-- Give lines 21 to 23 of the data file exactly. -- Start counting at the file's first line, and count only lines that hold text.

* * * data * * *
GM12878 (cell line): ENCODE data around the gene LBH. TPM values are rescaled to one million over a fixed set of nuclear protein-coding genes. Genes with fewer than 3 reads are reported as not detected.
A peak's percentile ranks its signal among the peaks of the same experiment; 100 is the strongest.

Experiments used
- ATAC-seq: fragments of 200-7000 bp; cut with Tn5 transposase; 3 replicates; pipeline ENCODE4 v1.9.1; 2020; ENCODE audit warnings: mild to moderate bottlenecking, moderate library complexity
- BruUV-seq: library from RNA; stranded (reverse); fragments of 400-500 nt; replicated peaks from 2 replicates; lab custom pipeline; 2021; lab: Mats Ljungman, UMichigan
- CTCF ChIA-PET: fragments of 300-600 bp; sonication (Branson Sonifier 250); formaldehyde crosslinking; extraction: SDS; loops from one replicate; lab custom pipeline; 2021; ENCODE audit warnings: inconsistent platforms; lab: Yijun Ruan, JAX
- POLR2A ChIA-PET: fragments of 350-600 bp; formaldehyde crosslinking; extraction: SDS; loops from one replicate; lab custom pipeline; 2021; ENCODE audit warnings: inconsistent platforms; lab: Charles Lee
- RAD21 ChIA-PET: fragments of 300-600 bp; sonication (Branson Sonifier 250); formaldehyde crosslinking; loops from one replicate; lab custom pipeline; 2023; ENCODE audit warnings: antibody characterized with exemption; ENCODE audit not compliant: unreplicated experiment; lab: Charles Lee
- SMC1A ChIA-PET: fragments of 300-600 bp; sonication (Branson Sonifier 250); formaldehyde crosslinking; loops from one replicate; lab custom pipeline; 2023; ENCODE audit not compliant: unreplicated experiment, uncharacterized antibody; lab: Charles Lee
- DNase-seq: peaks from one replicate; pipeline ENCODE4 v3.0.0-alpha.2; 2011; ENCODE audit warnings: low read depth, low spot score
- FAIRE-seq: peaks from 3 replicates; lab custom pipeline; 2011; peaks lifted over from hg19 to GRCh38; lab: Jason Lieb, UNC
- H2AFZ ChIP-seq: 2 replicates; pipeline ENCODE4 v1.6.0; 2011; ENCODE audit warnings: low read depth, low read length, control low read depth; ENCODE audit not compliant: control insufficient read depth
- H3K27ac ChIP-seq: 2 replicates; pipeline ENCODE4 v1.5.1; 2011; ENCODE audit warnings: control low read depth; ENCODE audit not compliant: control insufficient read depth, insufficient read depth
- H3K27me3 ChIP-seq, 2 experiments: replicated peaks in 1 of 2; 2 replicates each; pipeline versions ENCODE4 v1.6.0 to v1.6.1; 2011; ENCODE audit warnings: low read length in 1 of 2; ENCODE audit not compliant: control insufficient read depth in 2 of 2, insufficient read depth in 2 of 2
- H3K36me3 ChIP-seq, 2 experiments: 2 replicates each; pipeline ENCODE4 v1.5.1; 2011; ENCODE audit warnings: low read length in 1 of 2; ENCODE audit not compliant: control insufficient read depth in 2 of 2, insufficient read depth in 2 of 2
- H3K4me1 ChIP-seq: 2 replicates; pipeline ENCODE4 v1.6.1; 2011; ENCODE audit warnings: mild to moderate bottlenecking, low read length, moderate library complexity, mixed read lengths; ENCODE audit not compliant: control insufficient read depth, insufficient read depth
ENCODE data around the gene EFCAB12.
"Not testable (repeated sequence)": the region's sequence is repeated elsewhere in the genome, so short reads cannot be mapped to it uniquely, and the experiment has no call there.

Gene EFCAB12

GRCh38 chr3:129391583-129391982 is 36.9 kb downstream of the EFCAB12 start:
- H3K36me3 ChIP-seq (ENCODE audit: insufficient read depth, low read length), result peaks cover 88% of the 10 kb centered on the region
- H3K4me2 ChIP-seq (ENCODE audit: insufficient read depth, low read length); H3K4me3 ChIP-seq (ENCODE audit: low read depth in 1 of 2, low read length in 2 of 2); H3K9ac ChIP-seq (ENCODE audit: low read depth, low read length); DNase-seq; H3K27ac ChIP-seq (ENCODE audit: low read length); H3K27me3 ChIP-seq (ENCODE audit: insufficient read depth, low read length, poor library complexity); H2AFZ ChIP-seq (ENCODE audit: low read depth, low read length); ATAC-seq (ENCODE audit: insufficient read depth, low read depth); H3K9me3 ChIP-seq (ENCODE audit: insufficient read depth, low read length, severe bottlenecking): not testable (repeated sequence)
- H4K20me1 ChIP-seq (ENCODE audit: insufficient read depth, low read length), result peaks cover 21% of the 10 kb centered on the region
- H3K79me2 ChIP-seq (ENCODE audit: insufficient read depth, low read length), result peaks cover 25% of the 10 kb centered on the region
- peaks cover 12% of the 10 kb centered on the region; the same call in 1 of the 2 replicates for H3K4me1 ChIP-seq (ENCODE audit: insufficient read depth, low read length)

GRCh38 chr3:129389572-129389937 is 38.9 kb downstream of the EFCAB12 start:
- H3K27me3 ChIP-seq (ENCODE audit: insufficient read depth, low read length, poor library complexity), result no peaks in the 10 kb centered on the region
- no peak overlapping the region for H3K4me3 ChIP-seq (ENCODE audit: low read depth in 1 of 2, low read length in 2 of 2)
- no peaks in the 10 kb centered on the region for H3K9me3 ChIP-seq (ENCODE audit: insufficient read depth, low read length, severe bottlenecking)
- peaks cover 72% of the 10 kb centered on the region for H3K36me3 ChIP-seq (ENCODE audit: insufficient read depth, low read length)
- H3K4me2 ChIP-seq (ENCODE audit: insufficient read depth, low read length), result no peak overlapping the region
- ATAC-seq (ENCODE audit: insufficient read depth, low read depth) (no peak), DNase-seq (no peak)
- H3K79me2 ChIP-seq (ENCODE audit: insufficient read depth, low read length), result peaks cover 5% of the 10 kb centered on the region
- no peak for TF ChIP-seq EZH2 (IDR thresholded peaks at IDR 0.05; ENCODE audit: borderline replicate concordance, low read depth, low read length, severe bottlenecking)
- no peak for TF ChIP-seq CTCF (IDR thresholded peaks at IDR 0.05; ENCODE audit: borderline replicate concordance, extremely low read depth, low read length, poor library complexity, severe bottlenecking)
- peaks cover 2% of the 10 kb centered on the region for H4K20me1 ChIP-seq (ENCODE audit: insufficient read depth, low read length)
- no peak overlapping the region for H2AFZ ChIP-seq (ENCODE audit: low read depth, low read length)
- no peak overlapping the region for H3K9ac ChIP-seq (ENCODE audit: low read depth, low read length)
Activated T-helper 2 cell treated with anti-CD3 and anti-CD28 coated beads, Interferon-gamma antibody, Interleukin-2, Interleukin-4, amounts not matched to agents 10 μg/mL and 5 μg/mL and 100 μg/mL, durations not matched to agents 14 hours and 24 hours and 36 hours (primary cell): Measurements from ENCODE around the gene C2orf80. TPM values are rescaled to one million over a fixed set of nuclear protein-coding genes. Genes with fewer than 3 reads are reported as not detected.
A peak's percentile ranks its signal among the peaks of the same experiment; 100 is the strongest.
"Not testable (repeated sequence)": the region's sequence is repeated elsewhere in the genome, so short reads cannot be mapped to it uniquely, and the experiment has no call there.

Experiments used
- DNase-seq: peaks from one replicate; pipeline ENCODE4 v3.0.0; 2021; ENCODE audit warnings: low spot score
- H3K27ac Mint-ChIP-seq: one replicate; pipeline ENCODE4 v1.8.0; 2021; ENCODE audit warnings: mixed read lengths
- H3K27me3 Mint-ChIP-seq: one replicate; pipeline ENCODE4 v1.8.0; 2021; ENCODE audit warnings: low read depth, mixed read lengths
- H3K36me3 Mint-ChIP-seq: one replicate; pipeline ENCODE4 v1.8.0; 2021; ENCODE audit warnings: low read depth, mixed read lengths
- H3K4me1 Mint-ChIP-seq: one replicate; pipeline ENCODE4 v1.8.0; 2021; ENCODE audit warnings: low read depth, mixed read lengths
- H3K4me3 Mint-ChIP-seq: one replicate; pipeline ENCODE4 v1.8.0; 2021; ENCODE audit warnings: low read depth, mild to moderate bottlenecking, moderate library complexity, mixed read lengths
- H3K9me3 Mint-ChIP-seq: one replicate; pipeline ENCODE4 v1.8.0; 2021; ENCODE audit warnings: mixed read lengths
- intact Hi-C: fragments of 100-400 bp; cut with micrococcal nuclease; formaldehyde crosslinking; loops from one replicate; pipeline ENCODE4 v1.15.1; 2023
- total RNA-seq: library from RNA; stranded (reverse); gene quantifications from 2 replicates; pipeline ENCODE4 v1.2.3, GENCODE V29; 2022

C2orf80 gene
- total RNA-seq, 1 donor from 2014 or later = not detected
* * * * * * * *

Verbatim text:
- H3K36me3 ChIP-seq (ENCODE audit: insufficient read depth, low read length), result peaks cover 88% of the 10 kb centered on the region
- H3K4me2 ChIP-seq (ENCODE audit: insufficient read depth, low read length); H3K4me3 ChIP-seq (ENCODE audit: low read depth in 1 of 2, low read length in 2 of 2); H3K9ac ChIP-seq (ENCODE audit: low read depth, low read length); DNase-seq; H3K27ac ChIP-seq (ENCODE audit: low read length); H3K27me3 ChIP-seq (ENCODE audit: insufficient read depth, low read length, poor library complexity); H2AFZ ChIP-seq (ENCODE audit: low read depth, low read length); ATAC-seq (ENCODE audit: insufficient read depth, low read depth); H3K9me3 ChIP-seq (ENCODE audit: insufficient read depth, low read length, severe bottlenecking): not testable (repeated sequence)
- H4K20me1 ChIP-seq (ENCODE audit: insufficient read depth, low read length), result peaks cover 21% of the 10 kb centered on the region